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Mixed Messages: School Choice and Spanish Dual Language Programs in the New York City Department of Education

Kim, Elisabeth H.

Dual Language programs are an increasingly popular component of bilingual education in the New York City Department of Education (NYCDOE). Chancellor Carranza announced the opening of 47 programs in the 2019-20 school year. They differ from traditional bilingual programs in that they target English-dominant students as well as English language learners or “emergent bilinguals” (García, Kleifgen, & Falchi, 2008). While they are often heralded as a tool for integration, many have been unable to maintain the requisite 50/50 ratio of English and second language-dominant students, resulting in programs that are largely populated by English-dominant students. This qualitative study included 43 interviews with parents and administrators from three NYCDOE schools with Spanish Dual Language programs as well as outside integration advocates. I used the school choice, segregation, and bilingual education policy literature to frame my exploration of how Latinx families make choices within a highly segregated and competitive public school context like New York City and the role Dual Language programs play in their decision making. Findings suggested that low-income and recently arrived Latinx families have a very different experience with Kindergarten school choice than their higher-income counterparts. Assimilation and educational goals are important factors to consider in the school choice process. Lower-income Latinx families do not have access to the same quality of information about schools or the process and are more likely to rely on their family for information. Thus, they are more likely to have smaller “choice sets” and apply mainly to their zoned schools and those that are close to them. They are also less likely to know about Dual Language programs and/or receive misinformation about their benefits. The program has great potential to integrate gentrifying neighborhoods and contribute to positive identity formation, maintenance of language spoken at home, and appreciation of cultural practices for Latinx families. However, it encounters a number of challenges with outreach, admissions policies, family engagement, testing and accountability, and middle school options, which serve to further marginalize lower-income Latinx families. This study has important implications for school choice and bilingual education policy in the NYCDOE.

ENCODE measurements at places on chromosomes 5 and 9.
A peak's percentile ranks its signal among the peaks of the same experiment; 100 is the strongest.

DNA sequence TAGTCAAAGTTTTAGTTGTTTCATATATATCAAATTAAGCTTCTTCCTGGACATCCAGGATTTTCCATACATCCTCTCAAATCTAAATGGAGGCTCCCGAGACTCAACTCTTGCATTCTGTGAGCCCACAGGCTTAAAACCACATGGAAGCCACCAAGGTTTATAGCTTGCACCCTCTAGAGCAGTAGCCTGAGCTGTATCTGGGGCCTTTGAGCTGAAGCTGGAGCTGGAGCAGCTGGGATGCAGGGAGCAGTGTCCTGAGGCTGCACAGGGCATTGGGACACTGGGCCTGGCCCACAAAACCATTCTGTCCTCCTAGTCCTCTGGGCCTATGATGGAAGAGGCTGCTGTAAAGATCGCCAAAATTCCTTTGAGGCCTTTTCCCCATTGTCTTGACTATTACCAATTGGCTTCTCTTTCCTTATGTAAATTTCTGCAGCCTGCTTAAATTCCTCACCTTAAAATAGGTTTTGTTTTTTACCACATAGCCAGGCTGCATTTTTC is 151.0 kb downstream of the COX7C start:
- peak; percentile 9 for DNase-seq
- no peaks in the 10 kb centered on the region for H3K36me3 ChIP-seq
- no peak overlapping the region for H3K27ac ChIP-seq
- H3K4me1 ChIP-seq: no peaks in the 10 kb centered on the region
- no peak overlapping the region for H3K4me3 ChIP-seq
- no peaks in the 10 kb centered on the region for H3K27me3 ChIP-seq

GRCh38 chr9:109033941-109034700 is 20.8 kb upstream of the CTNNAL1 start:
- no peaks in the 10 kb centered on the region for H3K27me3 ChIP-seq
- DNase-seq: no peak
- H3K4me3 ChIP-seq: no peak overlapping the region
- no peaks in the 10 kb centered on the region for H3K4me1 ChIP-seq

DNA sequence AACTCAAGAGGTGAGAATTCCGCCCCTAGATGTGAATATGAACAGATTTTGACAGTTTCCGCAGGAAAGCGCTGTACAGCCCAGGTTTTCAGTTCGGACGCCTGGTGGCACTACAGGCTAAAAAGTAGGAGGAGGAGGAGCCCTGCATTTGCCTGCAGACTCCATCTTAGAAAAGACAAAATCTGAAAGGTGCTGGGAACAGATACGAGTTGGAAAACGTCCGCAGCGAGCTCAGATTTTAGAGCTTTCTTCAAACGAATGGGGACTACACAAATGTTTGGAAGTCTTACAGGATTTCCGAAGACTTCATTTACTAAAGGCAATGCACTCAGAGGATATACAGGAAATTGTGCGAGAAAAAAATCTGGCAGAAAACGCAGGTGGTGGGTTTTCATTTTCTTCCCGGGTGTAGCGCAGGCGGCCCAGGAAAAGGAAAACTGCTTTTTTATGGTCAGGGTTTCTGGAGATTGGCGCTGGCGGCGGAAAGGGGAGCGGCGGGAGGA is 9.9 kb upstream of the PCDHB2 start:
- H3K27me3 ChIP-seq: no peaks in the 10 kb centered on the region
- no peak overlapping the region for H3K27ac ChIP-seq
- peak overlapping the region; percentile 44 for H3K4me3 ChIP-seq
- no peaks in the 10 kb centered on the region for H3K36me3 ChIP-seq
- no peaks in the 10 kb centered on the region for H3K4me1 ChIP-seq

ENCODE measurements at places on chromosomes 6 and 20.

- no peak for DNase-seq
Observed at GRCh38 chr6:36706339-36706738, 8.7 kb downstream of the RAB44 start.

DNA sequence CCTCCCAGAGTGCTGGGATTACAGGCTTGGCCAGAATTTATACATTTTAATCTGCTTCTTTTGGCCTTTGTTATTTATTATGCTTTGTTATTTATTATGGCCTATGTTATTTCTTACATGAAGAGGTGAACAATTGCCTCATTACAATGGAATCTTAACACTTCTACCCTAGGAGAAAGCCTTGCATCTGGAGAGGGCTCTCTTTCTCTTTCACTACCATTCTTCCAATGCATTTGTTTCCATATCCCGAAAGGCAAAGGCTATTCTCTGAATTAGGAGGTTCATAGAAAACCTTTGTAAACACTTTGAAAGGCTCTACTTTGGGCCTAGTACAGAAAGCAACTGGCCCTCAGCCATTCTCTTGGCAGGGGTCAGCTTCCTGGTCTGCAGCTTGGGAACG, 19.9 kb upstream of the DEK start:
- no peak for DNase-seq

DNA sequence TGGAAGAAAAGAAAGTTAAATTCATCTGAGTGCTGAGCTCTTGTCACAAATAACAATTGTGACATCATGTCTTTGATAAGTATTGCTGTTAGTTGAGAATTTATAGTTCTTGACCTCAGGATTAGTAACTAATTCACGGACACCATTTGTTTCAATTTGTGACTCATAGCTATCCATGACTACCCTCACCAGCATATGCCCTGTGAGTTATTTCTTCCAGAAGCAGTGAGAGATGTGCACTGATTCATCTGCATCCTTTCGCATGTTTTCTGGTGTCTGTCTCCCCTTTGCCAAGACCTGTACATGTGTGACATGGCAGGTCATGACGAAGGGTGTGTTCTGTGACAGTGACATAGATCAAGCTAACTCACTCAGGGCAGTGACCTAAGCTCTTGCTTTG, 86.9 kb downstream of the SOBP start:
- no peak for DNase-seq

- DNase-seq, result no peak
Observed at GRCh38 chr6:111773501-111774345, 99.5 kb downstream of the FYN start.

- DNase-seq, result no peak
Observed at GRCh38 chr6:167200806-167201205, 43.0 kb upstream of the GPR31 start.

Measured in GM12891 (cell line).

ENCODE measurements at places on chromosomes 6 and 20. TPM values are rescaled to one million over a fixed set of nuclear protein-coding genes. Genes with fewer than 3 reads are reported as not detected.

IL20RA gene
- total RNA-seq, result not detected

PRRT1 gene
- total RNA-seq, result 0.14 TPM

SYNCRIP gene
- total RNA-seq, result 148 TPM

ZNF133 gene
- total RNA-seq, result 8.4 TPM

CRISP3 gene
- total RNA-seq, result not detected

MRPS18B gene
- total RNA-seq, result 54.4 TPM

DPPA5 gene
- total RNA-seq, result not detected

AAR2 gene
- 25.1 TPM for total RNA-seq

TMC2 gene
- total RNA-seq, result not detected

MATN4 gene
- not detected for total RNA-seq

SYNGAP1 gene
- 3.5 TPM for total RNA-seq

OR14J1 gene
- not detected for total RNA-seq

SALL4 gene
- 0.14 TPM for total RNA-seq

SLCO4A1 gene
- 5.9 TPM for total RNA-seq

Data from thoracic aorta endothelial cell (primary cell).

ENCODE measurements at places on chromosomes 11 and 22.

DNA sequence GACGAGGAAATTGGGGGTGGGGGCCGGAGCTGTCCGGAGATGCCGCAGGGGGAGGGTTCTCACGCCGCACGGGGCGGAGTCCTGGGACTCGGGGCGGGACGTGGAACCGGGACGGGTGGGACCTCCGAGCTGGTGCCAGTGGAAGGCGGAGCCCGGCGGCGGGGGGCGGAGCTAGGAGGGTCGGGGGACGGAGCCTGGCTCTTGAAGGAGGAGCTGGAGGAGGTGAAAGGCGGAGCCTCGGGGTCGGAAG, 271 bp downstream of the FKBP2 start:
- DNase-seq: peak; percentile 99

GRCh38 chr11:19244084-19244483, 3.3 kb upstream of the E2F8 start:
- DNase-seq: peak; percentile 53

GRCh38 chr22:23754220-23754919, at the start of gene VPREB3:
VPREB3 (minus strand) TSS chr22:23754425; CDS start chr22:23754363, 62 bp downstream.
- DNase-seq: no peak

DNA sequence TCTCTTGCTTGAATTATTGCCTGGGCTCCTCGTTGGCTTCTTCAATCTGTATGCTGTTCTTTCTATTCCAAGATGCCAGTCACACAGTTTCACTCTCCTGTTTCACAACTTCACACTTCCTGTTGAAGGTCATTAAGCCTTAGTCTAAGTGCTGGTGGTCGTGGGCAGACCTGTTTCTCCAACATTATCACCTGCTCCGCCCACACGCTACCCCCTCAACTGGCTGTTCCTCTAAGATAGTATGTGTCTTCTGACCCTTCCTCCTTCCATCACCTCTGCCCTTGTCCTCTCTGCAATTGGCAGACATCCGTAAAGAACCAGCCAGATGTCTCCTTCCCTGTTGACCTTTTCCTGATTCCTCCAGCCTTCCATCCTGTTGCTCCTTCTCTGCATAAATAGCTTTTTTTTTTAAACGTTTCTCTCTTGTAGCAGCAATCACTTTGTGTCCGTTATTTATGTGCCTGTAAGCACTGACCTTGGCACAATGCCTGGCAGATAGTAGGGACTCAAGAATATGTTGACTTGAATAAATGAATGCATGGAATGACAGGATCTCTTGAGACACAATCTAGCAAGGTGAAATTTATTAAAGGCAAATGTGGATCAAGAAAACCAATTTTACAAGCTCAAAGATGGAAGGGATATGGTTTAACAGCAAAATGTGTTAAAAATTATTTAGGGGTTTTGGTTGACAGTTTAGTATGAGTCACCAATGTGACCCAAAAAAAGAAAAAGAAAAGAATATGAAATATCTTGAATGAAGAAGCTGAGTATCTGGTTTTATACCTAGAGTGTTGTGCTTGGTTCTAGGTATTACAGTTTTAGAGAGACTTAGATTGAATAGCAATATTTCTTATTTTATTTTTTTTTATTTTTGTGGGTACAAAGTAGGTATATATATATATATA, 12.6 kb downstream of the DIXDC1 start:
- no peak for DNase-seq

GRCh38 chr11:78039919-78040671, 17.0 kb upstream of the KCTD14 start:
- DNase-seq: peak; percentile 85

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More About This Work

Academic Units
Education Policy
Thesis Advisors
Ready, Douglas D.
Degree
Ph.D., Columbia University
Published Here
February 7, 2020